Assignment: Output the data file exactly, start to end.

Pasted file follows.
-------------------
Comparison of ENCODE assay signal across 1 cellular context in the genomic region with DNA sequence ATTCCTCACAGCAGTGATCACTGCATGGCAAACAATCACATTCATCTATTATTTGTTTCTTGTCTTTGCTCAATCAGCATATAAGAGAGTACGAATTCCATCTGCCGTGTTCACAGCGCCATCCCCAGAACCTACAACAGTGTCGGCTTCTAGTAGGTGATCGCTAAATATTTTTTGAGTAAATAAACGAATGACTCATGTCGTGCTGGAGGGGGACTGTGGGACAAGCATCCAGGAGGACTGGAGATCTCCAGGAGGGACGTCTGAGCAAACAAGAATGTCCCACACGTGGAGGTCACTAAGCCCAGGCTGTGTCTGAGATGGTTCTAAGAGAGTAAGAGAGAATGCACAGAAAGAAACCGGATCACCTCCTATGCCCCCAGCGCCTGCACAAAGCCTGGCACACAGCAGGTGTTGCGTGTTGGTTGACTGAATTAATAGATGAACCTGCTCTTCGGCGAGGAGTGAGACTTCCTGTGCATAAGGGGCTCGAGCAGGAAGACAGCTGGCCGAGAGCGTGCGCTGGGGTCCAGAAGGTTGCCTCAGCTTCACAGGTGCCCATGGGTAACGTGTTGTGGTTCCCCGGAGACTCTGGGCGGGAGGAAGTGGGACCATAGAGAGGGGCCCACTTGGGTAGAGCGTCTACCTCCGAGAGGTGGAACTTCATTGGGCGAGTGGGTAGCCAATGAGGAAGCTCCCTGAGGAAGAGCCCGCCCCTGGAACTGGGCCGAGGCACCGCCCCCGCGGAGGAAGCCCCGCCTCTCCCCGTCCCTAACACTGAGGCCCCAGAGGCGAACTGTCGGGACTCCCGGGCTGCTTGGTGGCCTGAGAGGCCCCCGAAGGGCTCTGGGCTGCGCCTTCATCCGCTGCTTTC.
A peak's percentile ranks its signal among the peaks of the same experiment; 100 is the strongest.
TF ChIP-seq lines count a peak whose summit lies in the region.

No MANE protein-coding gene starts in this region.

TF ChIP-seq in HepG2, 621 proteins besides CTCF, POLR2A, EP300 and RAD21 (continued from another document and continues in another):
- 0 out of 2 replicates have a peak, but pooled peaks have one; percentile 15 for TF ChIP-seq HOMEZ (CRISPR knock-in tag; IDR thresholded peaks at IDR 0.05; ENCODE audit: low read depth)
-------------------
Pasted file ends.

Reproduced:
Comparison of ENCODE assay signal across 1 cellular context in the genomic region with DNA sequence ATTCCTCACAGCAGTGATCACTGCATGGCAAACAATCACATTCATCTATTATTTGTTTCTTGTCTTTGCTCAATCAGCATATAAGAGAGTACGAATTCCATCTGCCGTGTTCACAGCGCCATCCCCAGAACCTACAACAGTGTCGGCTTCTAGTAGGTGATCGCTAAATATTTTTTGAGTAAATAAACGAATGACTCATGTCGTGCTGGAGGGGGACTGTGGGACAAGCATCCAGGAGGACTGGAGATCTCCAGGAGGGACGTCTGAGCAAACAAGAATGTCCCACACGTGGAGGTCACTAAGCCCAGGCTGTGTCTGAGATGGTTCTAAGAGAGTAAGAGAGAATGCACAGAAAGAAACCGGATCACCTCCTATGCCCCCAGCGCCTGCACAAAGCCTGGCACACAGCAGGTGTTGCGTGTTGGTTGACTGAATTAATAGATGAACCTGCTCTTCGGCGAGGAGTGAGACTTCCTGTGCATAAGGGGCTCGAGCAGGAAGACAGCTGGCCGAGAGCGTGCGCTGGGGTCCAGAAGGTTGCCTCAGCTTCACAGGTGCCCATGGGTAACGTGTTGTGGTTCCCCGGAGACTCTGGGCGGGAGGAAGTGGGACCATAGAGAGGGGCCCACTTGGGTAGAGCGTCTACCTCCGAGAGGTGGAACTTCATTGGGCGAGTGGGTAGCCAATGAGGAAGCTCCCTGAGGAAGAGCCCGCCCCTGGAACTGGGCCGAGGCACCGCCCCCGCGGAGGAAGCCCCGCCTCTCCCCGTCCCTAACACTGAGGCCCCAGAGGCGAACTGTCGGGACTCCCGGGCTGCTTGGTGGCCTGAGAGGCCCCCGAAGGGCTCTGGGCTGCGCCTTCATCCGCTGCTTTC.
A peak's percentile ranks its signal among the peaks of the same experiment; 100 is the strongest.
TF ChIP-seq lines count a peak whose summit lies in the region.

No MANE protein-coding gene starts in this region.

TF ChIP-seq in HepG2, 621 proteins besides CTCF, POLR2A, EP300 and RAD21 (continued from another document and continues in another):
- 0 out of 2 replicates have a peak, but pooled peaks have one; percentile 15 for TF ChIP-seq HOMEZ (CRISPR knock-in tag; IDR thresholded peaks at IDR 0.05; ENCODE audit: low read depth)